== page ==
Controlling the tremor in his left hand, Travis studied the thin-shouldered man sitting opposite him. Through the transom the light from the empty corridor shone into the darkened office. His face was partly hidden by the peak of his flying cap, but Travis recognized the bruised features of the bomber pilot whose photographs, torn from the pages of
, had been strewn around the bedroom of the shabby hotel in Earls Court. His eyes stared at Travis, their focus sustained only by a continuous effort. For some reason the planes of his face failed to intersect, as if their true resolution took place in some as yet invisible dimension, or required elements other than those provided by his own character and musculature. Why had he come to the hospital, seeking out Travis among the thirty physicians? Travis had tried to speak to him, but the tall man made no reply, standing by the instrument cabinet like a tattered mannequin. His immature but at the same time aged face seemed as rigid as a plaster mask. For months Travis had seen his solitary figure, shoulders hunched inside the flying jacket, in more and more newsreels, as an extra in war films, and then as a patient in an elegant ophthalmic film on nystagmus - the series of giant geometric models, like sections of abstract landscapes, had made him uneasily aware that their long-delayed confrontation would soon take place.

The Weapons Range.
Travis stopped the car at the end of the lane. In the sunlight he could see the remains of the outer perimeter fence, and beyond this a rusting quonset and the iron-stained roofs of the bunkers. He crossed the ditch and walked towards the fence, within five minutes found an opening. A disused runway moved through the grass. Partly concealed by the sunlight, the camouflage patterns across the complex of towers and bunkers four hundred yards away revealed half-familiar contours - the model of a face, a posture, a neural interval. A unique event would take place here. Without thinking, Travis murmured, ‘Elizabeth Taylor.’ Abruptly there was a blare of sound above the trees.

Dissociation: Who Laughed at Nagasaki?
Travis ran across the broken concrete to the perimeter fence. The helicopter plunged towards him, engine roaring through the trees, its fans churning up a storm of leaves and paper. Twenty yards from the fence Travis stumbled among the coils of barbed wire. The helicopter was banking sharply, the pilot crouched over the controls. As Travis ran forward the shadows of the diving machine flickered around him like cryptic ideograms. Then the craft pulled away and flew off across the bunkers. When Travis reached the car, holding the torn knee of his trousers, he saw the young woman in the white dress walking down the lane. Her disfigured face looked back at him with indulgent eyes. Travis started to call to her, but stopped himself. Exhausted, he vomited across the roof of the car.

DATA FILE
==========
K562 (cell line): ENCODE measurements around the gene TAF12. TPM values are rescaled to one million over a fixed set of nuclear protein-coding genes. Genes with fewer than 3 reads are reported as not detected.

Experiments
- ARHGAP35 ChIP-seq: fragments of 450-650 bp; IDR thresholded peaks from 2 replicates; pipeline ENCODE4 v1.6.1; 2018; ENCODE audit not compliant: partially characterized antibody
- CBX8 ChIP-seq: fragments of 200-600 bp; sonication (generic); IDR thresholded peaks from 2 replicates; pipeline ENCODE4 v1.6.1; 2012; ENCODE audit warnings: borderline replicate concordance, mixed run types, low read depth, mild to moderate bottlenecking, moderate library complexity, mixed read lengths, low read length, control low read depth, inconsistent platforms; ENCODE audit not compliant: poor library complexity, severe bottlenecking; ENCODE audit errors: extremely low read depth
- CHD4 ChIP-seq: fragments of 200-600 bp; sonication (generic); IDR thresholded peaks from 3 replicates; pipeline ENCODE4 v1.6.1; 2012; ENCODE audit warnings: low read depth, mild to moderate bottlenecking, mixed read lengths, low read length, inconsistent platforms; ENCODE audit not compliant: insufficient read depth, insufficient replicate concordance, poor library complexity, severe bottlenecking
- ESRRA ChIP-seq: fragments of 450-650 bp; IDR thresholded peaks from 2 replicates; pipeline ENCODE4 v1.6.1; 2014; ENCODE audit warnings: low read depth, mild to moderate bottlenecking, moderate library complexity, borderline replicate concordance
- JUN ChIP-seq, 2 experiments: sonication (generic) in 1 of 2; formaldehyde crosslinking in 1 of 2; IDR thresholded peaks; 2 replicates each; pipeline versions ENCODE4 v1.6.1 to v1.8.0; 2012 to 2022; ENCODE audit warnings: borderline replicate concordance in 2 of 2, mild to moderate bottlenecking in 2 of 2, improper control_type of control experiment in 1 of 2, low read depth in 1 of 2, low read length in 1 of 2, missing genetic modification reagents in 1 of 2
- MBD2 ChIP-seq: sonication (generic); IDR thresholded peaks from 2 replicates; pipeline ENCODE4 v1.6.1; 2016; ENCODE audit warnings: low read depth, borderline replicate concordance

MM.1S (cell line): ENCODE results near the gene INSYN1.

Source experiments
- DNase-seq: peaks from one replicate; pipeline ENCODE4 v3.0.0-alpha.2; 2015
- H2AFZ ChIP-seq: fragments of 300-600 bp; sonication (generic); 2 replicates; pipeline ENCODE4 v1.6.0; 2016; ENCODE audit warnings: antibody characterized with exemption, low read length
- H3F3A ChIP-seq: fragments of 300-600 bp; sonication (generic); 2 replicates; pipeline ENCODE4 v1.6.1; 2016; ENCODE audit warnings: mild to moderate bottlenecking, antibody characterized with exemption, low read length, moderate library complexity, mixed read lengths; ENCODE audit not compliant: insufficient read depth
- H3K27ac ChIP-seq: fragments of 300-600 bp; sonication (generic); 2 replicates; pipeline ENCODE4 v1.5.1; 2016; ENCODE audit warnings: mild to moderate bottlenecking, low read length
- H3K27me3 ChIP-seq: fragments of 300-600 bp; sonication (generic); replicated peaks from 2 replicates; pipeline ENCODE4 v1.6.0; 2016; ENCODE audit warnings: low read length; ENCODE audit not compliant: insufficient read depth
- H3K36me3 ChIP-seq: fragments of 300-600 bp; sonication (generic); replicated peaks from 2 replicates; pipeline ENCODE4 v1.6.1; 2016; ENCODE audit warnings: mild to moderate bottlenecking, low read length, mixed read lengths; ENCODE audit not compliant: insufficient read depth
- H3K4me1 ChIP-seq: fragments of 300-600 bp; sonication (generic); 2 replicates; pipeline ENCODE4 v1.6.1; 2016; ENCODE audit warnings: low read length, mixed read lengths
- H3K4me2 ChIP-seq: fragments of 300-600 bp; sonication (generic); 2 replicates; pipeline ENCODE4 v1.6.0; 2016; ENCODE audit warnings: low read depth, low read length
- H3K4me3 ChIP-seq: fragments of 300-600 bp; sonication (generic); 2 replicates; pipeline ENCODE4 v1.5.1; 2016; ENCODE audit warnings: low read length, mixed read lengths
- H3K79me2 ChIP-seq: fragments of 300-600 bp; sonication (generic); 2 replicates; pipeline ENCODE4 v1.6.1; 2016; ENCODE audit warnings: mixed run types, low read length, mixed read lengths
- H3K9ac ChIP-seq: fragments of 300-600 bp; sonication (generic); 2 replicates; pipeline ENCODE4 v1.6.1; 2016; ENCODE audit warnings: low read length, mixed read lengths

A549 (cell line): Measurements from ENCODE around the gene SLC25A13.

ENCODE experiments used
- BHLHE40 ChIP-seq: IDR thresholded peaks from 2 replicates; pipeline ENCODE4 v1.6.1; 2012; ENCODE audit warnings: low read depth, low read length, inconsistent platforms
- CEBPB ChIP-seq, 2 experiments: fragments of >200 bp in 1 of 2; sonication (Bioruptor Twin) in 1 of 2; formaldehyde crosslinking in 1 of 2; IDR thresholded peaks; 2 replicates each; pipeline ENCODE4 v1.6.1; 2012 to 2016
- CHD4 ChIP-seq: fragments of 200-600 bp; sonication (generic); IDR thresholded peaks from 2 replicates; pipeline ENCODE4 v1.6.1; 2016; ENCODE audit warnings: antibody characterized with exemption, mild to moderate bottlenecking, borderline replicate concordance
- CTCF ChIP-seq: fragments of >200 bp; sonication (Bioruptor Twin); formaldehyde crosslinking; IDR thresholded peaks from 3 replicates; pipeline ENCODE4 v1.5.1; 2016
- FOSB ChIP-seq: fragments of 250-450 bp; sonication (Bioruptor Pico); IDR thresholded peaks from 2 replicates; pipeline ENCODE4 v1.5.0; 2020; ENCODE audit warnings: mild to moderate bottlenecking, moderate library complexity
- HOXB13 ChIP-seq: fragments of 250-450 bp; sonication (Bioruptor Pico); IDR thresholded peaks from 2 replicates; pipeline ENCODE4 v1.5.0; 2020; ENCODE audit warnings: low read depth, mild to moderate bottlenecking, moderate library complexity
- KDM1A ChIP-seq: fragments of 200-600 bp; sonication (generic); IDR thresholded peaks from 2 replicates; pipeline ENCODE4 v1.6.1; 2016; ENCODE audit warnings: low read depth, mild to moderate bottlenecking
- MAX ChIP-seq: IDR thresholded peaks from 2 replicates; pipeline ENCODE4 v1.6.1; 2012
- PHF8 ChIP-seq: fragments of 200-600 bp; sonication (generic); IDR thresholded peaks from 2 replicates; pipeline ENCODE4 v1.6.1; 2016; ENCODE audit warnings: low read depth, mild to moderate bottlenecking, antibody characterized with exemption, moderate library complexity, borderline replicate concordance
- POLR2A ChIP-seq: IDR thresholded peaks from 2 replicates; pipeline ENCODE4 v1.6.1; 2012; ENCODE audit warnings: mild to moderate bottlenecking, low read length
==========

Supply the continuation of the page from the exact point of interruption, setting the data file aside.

Serial Deaths.
During this period, as he sat in the rear seat of the Pontiac, Travis was preoccupied by his separation from the normal tokens of life he had accepted for so long. His wife, the patients at the hospital (resistance agents in the ‘world war’ he hoped to launch), his undecided affair with Catherine Austin - these became as fragmentary as the faces of Elizabeth Taylor and Sigmund Freud on the advertising billboards, as unreal as the war the film companies had restarted in Vietnam. As he moved deeper into his own psychosis, whose onset he had recognized during his year at the hospital, he welcomed this journey into a familiar land, zones of twilight.
At dawn, after driving all night, they reached the suburbs of Hell. The pale flares from the petrochemical plants illuminated the wet cobbles. No one would meet them there
. His two companions, the bomber pilot at the wheel in the faded flying suit and the beautiful young woman with radiation burns, never spoke to him. Now and then the young woman would look at him with a faint smile on her deformed mouth. Deliberately, Travis made no response, hesitant to commit himself into her hands. Who were they, these strange twins
- couriers from his own unconscious? For hours they drove through the endless suburbs of the city. The billboards multiplied around them, walling the streets with giant replicas of napalm bombings in Vietnam, the serial deaths of Elizabeth Taylor and Marilyn Monroe terraced in the landscapes of Dien Bien Phu and the Mekong Delta.